The 2017 F-250 on the left and 2016 F-650 on the right actually share a lot of "commonality," including seating geometry and cab interior design. In the words of Ford's Kevin Koester, that sharing or truck "architecture" not only provides some cost savings but also makes drivers, especially new ones, more comfortable and less-intimidated when operating the bigger medium-duty units.
Koester, seen here, noted that equipping the 2016 F-650 with a 6.8-liter V10 gasoline engine can shave between $8,000 to $10,000 off of its sticker price when compared to a similarly-equipped diesel truck.
Ford's John Rieger noted that the OEM follows a "launch rich" protocol when introducing new trucks. Thus when it rolled out the all-aluminum body 2017 Super Duty, the plusher trim lines - such as the Platnium seen here, with all the bells and whistles - were the first models introduced.
The day's test drive started with the 2016 F-650 making a run from Dearborn MI up near Ann Arbor to pick up a 5-yard load of top soil, to be delivered to a nearby home; a trip involving highway driving as well as travel over dirt and gravel rural roads.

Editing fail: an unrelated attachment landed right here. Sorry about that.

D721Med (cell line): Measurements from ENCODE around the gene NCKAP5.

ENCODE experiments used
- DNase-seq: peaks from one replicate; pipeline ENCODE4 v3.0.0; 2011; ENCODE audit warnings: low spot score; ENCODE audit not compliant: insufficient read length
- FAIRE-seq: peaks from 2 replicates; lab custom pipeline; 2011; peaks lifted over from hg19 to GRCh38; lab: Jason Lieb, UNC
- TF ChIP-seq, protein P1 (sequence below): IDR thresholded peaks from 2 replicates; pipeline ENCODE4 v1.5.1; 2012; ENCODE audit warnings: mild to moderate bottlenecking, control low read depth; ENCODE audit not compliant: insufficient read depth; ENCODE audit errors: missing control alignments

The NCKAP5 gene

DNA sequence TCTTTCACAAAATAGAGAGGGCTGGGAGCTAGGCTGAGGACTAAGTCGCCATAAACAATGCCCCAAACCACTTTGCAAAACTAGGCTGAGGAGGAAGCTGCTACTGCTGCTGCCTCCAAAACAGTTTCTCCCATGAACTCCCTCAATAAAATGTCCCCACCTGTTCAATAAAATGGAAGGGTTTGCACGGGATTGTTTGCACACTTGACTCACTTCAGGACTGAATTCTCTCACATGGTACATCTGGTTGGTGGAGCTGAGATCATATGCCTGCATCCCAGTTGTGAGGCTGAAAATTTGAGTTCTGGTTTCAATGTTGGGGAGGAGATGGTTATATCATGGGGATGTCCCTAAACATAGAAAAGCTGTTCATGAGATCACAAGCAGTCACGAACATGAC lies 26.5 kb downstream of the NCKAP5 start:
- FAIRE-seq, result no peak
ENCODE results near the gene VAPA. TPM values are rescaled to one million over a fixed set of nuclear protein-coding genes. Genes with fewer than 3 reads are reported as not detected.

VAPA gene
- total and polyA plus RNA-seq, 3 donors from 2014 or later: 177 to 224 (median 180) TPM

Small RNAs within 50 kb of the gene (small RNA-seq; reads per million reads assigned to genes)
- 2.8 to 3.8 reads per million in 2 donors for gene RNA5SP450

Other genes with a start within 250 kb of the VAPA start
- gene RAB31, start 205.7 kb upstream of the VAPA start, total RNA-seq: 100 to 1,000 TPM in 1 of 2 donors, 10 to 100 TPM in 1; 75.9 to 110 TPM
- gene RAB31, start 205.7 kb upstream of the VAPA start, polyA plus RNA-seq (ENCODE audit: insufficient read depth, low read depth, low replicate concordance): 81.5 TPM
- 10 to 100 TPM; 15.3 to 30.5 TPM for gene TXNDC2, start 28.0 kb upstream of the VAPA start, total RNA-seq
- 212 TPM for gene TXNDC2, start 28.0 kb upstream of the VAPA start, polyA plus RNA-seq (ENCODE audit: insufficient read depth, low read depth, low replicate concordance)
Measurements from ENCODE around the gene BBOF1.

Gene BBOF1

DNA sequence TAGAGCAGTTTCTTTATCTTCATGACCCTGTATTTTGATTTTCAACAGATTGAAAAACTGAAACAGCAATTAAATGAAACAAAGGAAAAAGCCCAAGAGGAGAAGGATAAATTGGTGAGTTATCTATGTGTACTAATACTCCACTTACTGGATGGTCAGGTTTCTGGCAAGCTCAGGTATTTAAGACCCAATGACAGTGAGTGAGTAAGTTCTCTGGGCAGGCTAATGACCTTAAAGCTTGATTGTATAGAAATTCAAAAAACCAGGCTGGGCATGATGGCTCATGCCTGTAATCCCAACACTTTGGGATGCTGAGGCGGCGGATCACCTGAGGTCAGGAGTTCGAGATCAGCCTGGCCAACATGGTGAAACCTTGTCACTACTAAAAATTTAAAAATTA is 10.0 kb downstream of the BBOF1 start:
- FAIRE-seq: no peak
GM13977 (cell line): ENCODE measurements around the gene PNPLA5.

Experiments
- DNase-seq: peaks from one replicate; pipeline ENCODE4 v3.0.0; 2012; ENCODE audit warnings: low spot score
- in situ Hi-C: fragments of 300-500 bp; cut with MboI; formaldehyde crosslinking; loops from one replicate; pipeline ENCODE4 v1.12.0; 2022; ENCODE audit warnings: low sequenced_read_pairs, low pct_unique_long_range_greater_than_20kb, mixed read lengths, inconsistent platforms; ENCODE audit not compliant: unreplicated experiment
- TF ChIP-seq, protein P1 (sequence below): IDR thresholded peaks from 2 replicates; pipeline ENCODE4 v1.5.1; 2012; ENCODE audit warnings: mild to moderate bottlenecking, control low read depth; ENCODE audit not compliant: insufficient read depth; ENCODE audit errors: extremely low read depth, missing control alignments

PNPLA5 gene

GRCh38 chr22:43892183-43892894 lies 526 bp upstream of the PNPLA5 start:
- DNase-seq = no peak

Getting loaded up with dirt.
Delivery proved a cinch. With the motor running and the parking brake on, it took about 5 minutes to unload the topsoil and then re-secure the dump body for travel.
Switching to the 2017 F-250 meant an upgrade to some serious luxury that included massaging seats and onboard navigation. We parked here to make a quick visit to Nankin Mills along Hines Road; a grist mill originally built back in 1835. Henry Ford bought this mill in 1918.
Further down the road we encountered the Nankin Mills one-room schoolhouse, which operated from 1937 until 1944. This was considered a "rural" schoolhouse, but now is being relocated due to all the urbanization around it.
Funnily enough, a passerby or two stopped by the schoolhouse site to wonder if we, in our F-250, equipped with a 6.7-liter Powerstroke V8 diesel engine, were there to move the school to its new location! Alas no we were not.